The site assessment requires some knowledge of the physical and chemical requirements of the target restoration ecosystem. Continuing with the example of seagrasses, for an accurate assessment, one would need to know the level of light needed for growth (they are normally found in shallow aquatic areas); the salinity regime; temperature tolerances; sediment and nutrient requirements; potential susceptibility to grazers or other biological disturbances and the tolerance range for wave and current energies. The site assessment attempts to determine whether the site in question falls within the tolerance ranges for the species to be restored. If not, either changes to the site should be made (e.g., reducing nutrient loading from uplands) or the site should be rejected. However, if the seagrasses are absent from the site because of a one-time major disturbance (e.g., propeller scar) which has since ceased, seagrass restoration is possible.

The site assessment helps define the effort needed to restore a site as well as provides an increased level of confidence about the project's potential success. It also provides a better understanding of factors that should be watched in the monitoring program following the initial restoration effort.

Although a site assessment adds cost and time to a project, it is well worth the effort in the long run. Cost overruns most often result when surprises about the site are encountered during construction. For example, excavation in 1986 for restoration of the Gog-le-hi-te Marsh in Commencement Bay, Wash., uncovered a pocket of soil heavily contaminated with polychlorinated biphenyls (PCBs). The subsequent removal of this material, which was highly localized, cost approximately $100,000.

Cost estimation

In the latter stages of planning, costs are estimated relative to engineering designs and specifications. Projects can be simple and inexpensive or complex and costly. National cost reviews for wetland and aquatic ecosystem restoration projects range from $2,000 or less per acre to over $1.5 million per acre. Projects more than a few acres in size can be very costly because of engineering design and construction costs. Land acquisition can also substantially drive up the costs, even for small projects, if they are located in highly urbanized situations, such as ports.

Construction. The engineering design must have clear guidance and input from those knowledgeable about the ecosystem's requirements and tolerances. If, for example, a wetland requires water to saturate the roots and rhizomes of plants for four months in spring and early summer, the tolerances for hydrology are critical. The engineers must be aware of this and have information about the hydrology of the site to ensure that requirements are met. The more complex the project, the more interactions are needed between ecosystem scientists and engineers.

In general, projects that require less engineering (i.e., physical restructuring of the site) are more likely to succeed and persist without human intervention. Again, the site assessment helps determine the degree of physical changes needed at the site. Hence, sites requiring massive reworking often have a higher degree of uncertainty in terms of success. They may also require continued, long-term maintenance to keep functioning.

Restorationists are finding that Mother Nature can often be a major ally in the development of the ecosystem. For example, designing tidal channels for a tidal marsh is a tricky and complex undertaking — accurately predicting where channels will develop and their final morphology is impossible. A strategy that involves lowering an area's elevation slightly to encourage channel development, and then letting hydrodynamics carve the channels over several years, is becoming the preferred method for producing channel configuration. Once the channels are defined, vegetation can be planted.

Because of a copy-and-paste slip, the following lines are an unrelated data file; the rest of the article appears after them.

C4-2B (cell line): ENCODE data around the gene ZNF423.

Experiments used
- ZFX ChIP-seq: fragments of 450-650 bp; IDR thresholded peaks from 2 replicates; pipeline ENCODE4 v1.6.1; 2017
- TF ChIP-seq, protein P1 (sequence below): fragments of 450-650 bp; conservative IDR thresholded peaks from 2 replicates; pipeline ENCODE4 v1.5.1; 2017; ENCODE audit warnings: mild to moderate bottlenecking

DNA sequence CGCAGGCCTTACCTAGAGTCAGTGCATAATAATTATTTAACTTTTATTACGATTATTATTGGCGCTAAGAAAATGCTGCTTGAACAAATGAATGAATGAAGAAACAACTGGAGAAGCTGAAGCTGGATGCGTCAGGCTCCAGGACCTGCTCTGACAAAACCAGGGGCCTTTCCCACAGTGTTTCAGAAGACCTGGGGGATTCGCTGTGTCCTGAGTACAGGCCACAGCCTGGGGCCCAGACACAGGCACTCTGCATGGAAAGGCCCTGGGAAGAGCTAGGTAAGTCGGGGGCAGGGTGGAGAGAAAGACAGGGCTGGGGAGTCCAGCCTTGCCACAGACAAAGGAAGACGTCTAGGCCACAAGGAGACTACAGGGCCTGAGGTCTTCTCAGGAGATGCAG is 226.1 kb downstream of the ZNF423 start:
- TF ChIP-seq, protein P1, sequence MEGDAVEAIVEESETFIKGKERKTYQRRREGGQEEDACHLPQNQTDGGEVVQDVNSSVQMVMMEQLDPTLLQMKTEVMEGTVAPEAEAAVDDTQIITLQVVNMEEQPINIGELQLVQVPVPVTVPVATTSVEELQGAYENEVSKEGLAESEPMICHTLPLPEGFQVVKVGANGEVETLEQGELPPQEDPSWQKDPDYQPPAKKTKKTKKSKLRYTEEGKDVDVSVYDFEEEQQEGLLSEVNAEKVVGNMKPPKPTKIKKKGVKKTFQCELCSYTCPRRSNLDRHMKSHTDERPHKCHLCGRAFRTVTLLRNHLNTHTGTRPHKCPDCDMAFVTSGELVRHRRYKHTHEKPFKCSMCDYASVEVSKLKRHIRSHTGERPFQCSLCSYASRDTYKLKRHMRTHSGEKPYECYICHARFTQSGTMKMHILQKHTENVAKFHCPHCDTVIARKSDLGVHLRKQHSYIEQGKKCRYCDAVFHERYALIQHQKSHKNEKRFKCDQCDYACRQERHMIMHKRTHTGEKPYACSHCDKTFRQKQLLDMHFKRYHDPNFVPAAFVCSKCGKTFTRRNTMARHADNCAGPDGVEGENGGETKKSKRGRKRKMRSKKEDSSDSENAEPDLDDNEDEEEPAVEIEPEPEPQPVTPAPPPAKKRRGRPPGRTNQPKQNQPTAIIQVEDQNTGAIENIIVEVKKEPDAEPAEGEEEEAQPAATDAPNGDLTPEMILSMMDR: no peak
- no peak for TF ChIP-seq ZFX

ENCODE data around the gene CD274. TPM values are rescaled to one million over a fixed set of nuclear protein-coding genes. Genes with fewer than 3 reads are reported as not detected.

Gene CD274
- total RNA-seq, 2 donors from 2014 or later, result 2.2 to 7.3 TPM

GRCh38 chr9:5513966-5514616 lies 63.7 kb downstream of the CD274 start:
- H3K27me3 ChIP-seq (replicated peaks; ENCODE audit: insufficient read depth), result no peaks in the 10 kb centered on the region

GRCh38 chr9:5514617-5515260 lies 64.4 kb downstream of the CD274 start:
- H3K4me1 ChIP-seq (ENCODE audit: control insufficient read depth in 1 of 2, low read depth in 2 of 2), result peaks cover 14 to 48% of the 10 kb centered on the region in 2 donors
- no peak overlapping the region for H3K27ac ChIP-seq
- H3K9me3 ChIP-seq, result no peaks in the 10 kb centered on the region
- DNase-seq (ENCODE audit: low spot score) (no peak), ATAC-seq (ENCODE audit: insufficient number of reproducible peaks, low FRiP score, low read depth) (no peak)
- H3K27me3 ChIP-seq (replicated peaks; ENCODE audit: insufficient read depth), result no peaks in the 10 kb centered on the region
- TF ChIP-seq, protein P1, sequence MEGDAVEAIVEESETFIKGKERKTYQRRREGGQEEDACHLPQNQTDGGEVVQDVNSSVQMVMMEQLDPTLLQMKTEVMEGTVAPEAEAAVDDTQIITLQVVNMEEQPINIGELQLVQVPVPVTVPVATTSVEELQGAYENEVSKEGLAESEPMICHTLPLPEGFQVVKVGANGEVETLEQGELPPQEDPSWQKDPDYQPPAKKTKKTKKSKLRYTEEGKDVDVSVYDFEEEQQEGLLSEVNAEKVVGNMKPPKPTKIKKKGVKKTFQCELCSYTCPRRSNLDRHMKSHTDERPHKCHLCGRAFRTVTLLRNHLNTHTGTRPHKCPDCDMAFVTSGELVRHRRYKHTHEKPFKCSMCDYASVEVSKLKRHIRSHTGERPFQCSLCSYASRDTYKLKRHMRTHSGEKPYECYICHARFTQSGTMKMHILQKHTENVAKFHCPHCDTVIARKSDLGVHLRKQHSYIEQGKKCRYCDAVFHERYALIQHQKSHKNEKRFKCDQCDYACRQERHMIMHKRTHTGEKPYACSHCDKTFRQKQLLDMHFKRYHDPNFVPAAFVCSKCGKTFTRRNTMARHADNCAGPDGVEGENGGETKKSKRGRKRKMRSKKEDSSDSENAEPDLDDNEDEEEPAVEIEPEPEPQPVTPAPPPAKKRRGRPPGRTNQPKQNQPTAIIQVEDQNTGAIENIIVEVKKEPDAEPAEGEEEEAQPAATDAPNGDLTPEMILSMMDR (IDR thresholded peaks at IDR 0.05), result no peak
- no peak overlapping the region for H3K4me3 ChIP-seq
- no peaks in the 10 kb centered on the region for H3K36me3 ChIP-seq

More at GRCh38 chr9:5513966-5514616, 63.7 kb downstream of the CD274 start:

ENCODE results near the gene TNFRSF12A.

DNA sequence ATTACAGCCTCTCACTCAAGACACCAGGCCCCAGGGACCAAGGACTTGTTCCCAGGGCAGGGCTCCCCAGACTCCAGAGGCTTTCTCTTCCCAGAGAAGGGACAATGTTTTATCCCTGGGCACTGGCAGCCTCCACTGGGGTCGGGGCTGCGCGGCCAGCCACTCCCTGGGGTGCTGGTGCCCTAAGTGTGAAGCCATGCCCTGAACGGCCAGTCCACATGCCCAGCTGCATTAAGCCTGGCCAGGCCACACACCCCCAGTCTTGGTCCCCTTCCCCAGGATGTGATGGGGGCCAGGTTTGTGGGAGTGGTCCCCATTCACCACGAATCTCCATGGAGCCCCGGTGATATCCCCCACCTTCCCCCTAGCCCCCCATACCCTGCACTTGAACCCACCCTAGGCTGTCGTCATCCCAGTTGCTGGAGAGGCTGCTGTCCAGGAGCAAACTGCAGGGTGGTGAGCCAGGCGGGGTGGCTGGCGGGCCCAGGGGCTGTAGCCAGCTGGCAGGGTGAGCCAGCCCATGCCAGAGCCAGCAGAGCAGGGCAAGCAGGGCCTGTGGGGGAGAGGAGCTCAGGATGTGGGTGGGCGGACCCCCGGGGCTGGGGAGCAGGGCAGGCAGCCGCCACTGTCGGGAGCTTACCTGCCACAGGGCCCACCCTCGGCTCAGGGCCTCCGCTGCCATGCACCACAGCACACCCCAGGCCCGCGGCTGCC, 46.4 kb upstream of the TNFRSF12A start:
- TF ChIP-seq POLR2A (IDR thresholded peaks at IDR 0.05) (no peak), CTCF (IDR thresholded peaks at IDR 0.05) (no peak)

Implementation. Implementation of the project is an exciting phase, similar to building a new house. It involves a lot of effort, concern, debate, decision-making, course correcting and joy. It is at this point that the public often gets involved through volunteer programs and where the energy for a restoration project reaches its peak. It is critical that the implementation be carefully carried out and monitored. Horror stories are all too common about simple mistakes (e.g., the plants were put in upside down) during implementation that become the death knell for the project. Monitoring may require a knowledgeable and responsible person to be on site daily during implementation. This person should have the authority to temporarily stop construction until an assessment from the engineering and restoration team can be made.

Assessment of performance. Post-implementation monitoring provides critical information on the performance of the restored system toward its goal. However, because it adds cost and must be conducted over time, monitoring is often minimal, or not carried out at all. Because all restoration projects are experiments, often involving a high degree of uncertainty, heavy cost commitment and high project visibility, monitoring is a key element in the process of managing the project.

Monitoring programs do not have to be costly and complex, however. As a first step, it is always a good idea to monitor a parameter indicative of the goal; reviewing the conceptual model can provide a good indication of those key factors that fall under this classification. For example, there are numerous ingenious ways to effectively monitor wetland hydrology, a major controlling factor in terms of wetland development, such as plastic pipes inserted in holes in the wetland with ground cork to show maximum water levels. Likewise, vegetation cover is often the most easily monitored component of the system and also often relates directly to the system's goals. In addition, simply keeping track of local weather through the Internet will provide key information on factors affecting both hydrology and plant growth. Taking photographs of the site from permanent points and having a site steward frequently walk the site to record unusual events are also very informative monitoring tools.